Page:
developing a "Star-Trek like" communicator that uses 802.11b.  It
seems a little more convenient to carry than a PDA.  Use this with the
Ekahau engine and you're only a server away from "Bridge to Picard"!

Vocera Communcations Badge:

Good luck with your project, it sounds really cool!

Search terms: -> "802.11 location"
google: "star trek communicator 802.11b"
lawrencericci2-ga rated this answer:4 out of 5 stars
Fine.  I got the answer- may not like it, but that is the breaks!!  Pay Koz-ga.

Subject: Re: Position Location Inside a Building
From: larryjay7-ga on 06 Nov 2002 17:51 PST
Virtual Reality techniques often require tracking of human locations.
Here is a link to a survey of human movement tracking technology
Subject: Re: Position Location Inside a Building
From: mcmahad-ga on 14 Nov 2002 09:39 PST
GPS to that level of precision is not practical at this moment, maybe
never.  You are correct about the differential and multipath errors. 
You also get massive signal attenuation in the core of most solid

1) What type of building is it?  
2) How many floors, walls, etc?
3) How much are you willing to spend?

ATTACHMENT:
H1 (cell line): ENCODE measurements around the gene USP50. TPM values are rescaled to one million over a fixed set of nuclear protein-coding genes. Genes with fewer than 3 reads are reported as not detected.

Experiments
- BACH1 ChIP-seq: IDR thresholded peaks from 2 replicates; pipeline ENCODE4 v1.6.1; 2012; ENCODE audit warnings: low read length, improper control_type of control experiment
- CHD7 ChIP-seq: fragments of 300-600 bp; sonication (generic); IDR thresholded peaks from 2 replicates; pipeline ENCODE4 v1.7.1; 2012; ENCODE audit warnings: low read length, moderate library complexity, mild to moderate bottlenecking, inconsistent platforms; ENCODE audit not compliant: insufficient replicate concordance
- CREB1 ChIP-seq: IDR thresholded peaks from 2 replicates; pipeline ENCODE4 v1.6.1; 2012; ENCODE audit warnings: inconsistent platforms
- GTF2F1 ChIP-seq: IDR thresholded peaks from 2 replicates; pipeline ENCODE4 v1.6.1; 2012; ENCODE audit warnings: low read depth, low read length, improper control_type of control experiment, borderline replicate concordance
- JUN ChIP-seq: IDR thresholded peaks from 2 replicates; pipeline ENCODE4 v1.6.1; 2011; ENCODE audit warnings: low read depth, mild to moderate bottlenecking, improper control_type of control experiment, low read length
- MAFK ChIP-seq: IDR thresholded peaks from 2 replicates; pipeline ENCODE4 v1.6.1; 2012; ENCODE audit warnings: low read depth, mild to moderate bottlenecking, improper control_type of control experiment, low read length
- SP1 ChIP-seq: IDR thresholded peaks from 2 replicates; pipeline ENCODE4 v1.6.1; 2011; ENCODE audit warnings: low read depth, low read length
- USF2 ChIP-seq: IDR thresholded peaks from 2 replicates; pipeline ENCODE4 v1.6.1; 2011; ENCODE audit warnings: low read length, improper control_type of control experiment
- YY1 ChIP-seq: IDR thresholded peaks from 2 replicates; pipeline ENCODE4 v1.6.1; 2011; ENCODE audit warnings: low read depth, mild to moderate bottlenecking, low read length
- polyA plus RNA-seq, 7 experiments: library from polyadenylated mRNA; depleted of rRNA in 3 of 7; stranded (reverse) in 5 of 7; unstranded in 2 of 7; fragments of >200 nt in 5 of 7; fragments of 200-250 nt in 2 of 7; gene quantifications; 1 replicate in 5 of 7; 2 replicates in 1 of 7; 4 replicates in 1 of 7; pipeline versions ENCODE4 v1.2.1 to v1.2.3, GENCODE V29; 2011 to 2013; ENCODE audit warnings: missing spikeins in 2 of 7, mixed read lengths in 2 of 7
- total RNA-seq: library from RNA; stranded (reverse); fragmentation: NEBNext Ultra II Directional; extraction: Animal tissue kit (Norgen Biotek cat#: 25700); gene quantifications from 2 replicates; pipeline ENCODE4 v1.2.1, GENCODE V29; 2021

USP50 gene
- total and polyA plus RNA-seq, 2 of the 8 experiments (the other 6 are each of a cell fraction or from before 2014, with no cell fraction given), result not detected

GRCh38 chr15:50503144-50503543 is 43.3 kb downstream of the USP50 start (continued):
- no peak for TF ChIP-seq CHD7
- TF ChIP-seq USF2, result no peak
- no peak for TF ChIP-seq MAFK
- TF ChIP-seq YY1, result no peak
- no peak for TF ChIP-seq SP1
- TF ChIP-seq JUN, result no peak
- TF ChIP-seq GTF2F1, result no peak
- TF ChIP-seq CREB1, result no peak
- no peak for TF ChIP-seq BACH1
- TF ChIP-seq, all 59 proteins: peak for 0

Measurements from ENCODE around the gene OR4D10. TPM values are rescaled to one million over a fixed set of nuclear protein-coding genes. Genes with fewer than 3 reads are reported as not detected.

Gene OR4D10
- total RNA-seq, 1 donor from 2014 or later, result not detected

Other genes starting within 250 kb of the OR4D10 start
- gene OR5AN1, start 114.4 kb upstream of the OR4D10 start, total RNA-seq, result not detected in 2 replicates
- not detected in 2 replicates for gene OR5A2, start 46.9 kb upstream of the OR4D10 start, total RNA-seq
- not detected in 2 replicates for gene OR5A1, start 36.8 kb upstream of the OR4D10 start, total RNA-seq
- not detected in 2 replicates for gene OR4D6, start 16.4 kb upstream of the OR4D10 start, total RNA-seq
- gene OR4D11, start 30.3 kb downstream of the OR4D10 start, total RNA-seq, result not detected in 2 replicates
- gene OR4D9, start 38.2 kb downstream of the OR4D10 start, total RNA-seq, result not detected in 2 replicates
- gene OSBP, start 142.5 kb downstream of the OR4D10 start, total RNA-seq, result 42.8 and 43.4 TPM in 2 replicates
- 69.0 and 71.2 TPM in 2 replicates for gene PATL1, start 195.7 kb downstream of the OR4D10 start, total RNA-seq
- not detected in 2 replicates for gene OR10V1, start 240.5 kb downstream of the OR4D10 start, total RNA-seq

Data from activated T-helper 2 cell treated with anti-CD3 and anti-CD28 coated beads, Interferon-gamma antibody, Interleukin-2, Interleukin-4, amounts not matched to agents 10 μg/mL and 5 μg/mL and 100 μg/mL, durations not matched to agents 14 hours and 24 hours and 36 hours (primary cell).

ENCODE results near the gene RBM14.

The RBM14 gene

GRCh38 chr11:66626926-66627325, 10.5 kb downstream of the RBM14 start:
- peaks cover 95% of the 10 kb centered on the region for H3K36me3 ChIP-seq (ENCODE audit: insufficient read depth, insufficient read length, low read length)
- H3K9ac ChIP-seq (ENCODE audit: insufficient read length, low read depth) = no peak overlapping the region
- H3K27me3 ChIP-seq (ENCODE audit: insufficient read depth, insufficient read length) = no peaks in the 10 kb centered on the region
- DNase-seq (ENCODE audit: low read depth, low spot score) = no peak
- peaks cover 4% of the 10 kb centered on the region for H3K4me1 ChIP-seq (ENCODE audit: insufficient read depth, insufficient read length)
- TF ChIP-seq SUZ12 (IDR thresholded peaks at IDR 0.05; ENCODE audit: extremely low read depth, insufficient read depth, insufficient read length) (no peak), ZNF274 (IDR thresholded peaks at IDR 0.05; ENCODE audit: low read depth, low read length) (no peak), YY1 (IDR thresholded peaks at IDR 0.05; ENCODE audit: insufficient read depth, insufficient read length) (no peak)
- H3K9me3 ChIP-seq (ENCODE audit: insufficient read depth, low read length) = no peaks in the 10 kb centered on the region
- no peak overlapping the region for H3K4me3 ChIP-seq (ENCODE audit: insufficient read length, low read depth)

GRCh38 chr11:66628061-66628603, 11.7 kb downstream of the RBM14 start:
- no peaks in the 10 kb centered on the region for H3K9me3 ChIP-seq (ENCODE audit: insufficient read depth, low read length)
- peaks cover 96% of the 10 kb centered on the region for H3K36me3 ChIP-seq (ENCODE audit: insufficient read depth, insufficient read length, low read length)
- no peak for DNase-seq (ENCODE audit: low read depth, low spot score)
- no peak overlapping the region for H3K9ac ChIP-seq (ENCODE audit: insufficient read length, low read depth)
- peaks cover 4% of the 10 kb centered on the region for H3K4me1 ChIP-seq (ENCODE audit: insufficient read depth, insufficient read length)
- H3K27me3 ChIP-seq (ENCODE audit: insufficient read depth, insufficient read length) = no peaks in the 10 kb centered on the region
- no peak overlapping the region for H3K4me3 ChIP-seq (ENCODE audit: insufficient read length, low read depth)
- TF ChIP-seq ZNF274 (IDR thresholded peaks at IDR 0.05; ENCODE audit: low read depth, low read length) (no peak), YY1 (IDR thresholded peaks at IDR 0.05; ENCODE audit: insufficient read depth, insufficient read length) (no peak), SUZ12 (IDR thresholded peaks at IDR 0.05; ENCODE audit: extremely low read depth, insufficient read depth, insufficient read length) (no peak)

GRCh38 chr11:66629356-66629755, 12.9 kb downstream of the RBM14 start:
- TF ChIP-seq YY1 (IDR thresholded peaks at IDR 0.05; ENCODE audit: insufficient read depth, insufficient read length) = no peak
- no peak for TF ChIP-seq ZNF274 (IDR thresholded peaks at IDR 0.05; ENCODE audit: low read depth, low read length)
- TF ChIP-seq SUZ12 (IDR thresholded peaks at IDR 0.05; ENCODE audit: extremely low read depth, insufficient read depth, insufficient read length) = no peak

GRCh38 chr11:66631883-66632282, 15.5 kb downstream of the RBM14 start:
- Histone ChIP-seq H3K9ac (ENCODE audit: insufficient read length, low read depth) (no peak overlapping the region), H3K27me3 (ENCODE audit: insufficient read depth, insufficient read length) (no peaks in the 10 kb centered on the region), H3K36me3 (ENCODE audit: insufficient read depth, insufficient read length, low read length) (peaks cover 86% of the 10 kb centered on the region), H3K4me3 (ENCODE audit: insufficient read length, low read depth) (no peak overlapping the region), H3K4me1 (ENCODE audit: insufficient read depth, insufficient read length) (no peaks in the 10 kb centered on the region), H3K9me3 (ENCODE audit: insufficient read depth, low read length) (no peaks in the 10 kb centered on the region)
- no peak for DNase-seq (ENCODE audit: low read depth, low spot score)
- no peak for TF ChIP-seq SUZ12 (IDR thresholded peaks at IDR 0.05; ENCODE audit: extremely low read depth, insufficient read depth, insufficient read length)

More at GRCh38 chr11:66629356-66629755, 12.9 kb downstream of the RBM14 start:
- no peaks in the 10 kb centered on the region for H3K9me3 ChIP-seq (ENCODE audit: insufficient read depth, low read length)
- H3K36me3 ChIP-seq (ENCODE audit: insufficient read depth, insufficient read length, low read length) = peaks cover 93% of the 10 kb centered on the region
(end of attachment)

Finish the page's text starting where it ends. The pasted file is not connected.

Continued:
4) Can the person be connected to a wire or is this wireless only?
5) How obtrusive can the mobile part be?
6) How many people do you want to track at once?
Subject: Re: Position Location Inside a Building
From: mcmahad-ga on 15 Nov 2002 08:40 PST
Have you thought about RF Id tags?  Each tracked item would get one. 
They are small.  The building can be wired with zone sensors that
track each tag as it passes.  If you need more resolution in an area
(bathroom vs waterfountain) then you install more zone sensors with
smaller zones.  If the building is large and you need lots of
resolution, this can be expensive.  The good part is the tags are
cheap.  Once installed, cheap tags and a high tag recycling rate make
it easy to run.  The upfront costs are not small.

Subject: Re: Position Location Inside a Building
From: koz-ga on 04 Dec 2002 11:26 PST
Would that give you a position within a meter of accuracy?